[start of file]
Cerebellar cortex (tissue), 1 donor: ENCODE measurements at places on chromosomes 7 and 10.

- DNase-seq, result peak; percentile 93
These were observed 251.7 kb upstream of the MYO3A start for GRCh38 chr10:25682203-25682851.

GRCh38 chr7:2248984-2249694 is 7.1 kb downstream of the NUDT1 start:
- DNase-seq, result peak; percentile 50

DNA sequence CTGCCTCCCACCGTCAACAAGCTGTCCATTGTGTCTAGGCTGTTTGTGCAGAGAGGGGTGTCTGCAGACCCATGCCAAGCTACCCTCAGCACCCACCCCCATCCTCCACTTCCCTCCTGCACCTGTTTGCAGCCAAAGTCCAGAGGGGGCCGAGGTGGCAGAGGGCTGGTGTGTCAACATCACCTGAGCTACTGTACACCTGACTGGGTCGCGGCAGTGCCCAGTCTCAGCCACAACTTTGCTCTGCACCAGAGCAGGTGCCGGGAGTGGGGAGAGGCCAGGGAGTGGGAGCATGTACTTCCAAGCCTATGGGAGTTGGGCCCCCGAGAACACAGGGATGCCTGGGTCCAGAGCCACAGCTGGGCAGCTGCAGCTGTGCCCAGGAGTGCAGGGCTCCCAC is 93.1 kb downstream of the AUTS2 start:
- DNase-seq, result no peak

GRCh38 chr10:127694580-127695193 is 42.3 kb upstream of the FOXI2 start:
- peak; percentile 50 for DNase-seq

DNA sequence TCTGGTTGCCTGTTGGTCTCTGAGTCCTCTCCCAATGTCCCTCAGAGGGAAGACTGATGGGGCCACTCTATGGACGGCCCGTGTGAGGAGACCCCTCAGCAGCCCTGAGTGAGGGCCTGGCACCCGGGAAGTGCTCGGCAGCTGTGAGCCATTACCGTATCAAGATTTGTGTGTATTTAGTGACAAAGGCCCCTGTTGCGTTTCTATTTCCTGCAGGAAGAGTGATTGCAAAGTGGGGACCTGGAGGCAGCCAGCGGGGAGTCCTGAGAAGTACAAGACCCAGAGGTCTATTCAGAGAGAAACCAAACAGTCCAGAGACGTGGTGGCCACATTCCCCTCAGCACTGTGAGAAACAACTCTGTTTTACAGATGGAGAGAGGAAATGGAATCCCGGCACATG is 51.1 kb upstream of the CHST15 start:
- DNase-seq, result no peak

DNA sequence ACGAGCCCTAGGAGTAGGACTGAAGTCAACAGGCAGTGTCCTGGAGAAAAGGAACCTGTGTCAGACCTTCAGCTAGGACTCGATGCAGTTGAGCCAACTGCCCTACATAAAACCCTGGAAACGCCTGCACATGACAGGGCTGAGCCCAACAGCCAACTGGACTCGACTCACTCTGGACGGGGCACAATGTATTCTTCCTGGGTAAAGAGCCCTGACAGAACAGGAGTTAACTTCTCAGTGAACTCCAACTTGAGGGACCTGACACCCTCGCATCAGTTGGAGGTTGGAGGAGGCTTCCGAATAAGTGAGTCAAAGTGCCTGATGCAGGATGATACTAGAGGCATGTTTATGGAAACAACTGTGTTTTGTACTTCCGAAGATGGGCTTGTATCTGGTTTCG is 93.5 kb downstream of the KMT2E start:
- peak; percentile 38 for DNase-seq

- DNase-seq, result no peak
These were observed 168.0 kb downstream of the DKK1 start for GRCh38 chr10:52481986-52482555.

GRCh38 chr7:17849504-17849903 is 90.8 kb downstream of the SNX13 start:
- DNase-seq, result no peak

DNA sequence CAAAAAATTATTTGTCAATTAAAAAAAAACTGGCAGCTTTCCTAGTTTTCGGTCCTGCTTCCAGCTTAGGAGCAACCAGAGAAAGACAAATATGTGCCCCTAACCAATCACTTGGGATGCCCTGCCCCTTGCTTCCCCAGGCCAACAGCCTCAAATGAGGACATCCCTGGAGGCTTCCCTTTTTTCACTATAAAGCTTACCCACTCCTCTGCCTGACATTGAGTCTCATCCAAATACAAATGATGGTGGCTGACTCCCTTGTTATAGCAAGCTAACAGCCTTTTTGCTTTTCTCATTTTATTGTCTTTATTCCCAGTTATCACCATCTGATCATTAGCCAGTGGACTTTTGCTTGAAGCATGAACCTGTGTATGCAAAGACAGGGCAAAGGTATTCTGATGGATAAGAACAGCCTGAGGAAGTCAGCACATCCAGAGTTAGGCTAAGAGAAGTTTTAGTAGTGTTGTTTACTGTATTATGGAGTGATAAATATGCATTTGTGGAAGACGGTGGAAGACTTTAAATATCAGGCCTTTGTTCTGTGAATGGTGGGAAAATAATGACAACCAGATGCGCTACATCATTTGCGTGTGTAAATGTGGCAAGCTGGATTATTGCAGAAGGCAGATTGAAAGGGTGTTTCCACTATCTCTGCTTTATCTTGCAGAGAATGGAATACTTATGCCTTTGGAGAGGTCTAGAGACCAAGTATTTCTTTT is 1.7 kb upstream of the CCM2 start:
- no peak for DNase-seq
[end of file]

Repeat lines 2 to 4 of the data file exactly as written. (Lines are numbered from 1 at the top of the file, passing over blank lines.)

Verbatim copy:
- DNase-seq, result peak; percentile 93
These were observed 251.7 kb upstream of the MYO3A start for GRCh38 chr10:25682203-25682851.

GRCh38 chr7:2248984-2249694 is 7.1 kb downstream of the NUDT1 start: